However, the government faced a major problem that the Indian constitution prohibits building such facilities for only one religious community. That is when they thought of expanding an existing Muslim university by building its remote centers across the country. They had only two universities to choose from; AMU and Jamia Milia Islamia. AMU being far more well established with a well established system of instruction, curriculum, research, academic management, residential facilities for students, large colleges of Medicine, Engineering, Law, Business Management, Science etc. became the natural choice.

With the planned establishment of five AMU centers of higher education in places far away from Aligarh, two of which are now operating in Murshidabad (West Bengal) and Mallapuram (Kerala), and the third Center is in development in Kishanganj (Bihar), AMU is being transformed from being a single university for Muslims into a university system for Indian Muslims.

While AMU does not have a reservation for Muslim students it does have a reservation for "internal students". That means preferential admission of AMU's own students to its professional and higher science colleges. Since the dominant culture and ethos of AMU is Muslim-centric most students at higher secondary level where students are relatively young tend to be Muslims. That makes the internal student reservation an indirect reservation for Muslims.

This system of "internal student’s quota" has been upheld by the Courts as being legal, as under Article 30 of the Indian Constitution minorities are allowed to set up their own systems of management. Also this is not a reservation for Muslims as anyone is allowed to become an internal student at AMU. By virtue of being centers of AMU, the internal student reservation system can be easily extended to its remote Centers without infringing any laws of the nation. Thus the government is able to directly fund the establishment of the AMU remote centers.

The plan includes for the five AMU Centers to grow under the administration at AMU, Aligarh, transferring academic management knowhow, management of teaching and student bodies, curriculum etc from AMU to its remote centers. The plan at this time is to make the remote AMU centers soon become their own Muslim universities with assistance from the Government’s Minorities Ministry. Since all AMU remote centers are being built in heavy Muslim concentration districts it is natural that it will spread higher education in the educationally backward Muslim community. That will bring empowerment and socio-economic growth to the backward Muslim community all over the country in due course of time.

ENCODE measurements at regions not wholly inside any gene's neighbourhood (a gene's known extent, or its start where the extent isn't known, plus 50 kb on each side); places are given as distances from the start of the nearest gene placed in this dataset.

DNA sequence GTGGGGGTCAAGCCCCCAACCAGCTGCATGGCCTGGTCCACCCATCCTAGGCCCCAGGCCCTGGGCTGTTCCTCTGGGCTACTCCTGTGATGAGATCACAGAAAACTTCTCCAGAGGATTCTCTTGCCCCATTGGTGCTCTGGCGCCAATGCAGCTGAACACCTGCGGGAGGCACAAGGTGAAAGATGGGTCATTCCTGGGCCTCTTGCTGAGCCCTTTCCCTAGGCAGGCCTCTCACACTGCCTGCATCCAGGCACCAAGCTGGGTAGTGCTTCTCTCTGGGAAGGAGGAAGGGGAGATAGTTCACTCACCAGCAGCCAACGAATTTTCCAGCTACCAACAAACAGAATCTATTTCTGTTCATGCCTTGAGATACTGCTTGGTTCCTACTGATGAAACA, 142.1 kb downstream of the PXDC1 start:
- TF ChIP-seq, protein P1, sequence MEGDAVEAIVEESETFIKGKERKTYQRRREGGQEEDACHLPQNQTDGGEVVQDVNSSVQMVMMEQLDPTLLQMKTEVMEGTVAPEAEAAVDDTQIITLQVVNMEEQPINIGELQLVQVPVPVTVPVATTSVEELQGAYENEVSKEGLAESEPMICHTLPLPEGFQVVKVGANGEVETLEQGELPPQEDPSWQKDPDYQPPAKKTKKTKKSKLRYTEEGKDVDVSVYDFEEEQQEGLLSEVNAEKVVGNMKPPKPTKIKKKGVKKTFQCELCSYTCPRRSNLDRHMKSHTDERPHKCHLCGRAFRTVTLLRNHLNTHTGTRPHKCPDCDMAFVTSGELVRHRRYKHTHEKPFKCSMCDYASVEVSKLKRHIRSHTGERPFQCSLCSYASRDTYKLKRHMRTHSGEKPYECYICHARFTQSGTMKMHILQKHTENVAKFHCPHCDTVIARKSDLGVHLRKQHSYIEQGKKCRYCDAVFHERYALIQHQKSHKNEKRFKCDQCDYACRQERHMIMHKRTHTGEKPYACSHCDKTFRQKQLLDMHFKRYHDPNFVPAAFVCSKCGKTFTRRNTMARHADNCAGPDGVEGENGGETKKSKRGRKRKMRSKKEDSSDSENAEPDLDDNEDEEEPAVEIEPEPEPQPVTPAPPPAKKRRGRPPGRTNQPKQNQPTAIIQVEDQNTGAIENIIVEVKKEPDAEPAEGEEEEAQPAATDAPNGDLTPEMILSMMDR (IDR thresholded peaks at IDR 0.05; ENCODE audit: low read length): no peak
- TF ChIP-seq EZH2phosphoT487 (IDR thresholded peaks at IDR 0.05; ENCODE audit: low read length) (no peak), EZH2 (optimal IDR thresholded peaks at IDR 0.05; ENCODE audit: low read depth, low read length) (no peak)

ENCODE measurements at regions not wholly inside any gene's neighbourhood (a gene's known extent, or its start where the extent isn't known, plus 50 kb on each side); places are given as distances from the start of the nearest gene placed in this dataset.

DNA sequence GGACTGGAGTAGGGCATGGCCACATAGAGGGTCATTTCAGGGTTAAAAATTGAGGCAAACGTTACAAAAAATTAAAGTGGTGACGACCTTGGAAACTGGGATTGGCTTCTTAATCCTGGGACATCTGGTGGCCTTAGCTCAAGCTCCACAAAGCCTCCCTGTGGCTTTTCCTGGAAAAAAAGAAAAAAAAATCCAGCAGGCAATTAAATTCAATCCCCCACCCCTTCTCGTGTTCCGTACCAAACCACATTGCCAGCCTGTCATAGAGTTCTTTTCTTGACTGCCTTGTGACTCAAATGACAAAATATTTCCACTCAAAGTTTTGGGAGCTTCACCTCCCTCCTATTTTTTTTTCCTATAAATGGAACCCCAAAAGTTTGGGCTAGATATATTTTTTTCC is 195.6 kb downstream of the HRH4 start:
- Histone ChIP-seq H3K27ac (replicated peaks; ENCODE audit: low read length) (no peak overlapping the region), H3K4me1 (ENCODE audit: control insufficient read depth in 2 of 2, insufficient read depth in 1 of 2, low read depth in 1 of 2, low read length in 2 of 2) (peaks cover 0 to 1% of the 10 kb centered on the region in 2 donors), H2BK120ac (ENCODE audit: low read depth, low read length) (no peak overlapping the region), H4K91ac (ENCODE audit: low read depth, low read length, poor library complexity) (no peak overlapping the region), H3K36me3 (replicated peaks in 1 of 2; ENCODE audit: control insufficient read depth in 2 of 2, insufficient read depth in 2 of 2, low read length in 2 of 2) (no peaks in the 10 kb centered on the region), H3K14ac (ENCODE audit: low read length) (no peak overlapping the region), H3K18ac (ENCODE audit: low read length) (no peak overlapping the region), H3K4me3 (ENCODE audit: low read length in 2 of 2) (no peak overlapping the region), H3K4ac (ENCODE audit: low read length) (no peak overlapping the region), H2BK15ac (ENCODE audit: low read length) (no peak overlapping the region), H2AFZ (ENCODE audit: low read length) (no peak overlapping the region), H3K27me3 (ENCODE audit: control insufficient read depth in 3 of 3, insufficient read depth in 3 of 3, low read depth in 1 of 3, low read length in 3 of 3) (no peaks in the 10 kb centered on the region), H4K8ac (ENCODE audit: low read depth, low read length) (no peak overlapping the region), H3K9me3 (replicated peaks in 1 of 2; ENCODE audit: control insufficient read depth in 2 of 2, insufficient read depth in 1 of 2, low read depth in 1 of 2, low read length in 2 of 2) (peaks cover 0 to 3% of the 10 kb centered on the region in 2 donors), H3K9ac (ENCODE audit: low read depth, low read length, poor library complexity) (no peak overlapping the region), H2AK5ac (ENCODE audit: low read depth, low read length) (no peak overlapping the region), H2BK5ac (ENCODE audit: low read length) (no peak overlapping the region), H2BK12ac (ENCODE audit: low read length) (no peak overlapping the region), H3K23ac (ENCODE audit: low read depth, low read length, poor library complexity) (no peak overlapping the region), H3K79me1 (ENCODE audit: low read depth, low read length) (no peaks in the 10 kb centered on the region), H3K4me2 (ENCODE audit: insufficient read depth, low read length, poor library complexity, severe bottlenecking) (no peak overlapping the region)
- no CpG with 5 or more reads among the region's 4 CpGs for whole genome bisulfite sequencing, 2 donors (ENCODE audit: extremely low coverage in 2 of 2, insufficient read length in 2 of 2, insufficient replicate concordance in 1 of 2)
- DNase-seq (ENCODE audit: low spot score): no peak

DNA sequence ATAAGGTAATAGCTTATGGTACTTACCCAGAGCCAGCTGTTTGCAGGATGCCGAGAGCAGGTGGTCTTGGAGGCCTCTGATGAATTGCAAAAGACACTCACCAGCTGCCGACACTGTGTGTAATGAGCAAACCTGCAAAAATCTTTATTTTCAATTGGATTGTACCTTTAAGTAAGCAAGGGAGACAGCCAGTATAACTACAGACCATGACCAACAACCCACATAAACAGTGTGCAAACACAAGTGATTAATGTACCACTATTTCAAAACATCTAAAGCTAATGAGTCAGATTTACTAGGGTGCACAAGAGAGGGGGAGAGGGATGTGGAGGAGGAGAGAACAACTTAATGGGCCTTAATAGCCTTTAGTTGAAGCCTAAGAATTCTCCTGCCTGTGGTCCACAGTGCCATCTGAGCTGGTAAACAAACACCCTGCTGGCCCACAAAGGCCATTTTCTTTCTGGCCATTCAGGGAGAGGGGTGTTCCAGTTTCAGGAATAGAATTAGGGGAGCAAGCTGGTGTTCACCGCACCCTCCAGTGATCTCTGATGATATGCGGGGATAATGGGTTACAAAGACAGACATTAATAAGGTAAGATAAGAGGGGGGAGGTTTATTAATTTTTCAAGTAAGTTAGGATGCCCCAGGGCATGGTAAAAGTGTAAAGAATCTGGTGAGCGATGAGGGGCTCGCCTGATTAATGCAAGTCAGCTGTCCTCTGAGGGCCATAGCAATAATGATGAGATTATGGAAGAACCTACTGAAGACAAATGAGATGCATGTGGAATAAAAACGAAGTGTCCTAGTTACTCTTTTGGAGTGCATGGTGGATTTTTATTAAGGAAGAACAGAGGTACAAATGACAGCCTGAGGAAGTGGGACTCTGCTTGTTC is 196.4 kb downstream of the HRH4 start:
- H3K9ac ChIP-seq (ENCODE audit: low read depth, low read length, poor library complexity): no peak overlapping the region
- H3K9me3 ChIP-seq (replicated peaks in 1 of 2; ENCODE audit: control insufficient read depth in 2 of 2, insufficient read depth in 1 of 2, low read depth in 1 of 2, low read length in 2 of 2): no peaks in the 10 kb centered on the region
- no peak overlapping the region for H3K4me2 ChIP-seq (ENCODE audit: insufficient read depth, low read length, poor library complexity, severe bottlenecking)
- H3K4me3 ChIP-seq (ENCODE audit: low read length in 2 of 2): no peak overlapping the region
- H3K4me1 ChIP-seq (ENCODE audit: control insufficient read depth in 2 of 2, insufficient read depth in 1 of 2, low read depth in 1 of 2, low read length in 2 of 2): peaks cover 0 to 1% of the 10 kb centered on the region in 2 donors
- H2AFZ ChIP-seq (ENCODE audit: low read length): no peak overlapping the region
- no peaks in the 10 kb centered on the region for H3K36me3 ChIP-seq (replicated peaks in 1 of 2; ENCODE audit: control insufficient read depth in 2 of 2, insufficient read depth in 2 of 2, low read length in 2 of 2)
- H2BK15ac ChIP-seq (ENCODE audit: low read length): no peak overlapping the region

Just as in the pre-1947 era AMU was a leader of higher education for Muslims in the Indian subcontinent and Muslims came from all over the country to study there, today AMU is again becoming the leader, leading the resurgence of higher education in the backward Muslim community all over the country, from West Bengal to Kerala. In the process AMU is also on the path to lead the socio-economic emancipation of the depressed Muslim community on an all-India basis.

Indian Muslims and alumnus of AMU have enthusiastically welcomed this initiative. More than anything AMU is responding to the challenge that the extraordinary educational backwardness of the Indian Muslim community represents, and is leading the path forward to the uplift of the entire Indian Muslim community.

The expansion of the AMU umbrella over the entire country also represents the fulfillment of the vision of the century old Aligarh Movement and of the founders of AMU who saw AMU's future not just as one college but as a catalyst for the establishment of clones of AMU in Muslim communities throughout the country that will emancipate the entire community. Just as the AMU anthem says, “The cloud that emanates from AMU; that cloud will shower its blessings over the entire community”.

[Kaleem Kawaja, a community activist based at Washington D.C., can be reached on kaleemkawaja@gmail.com]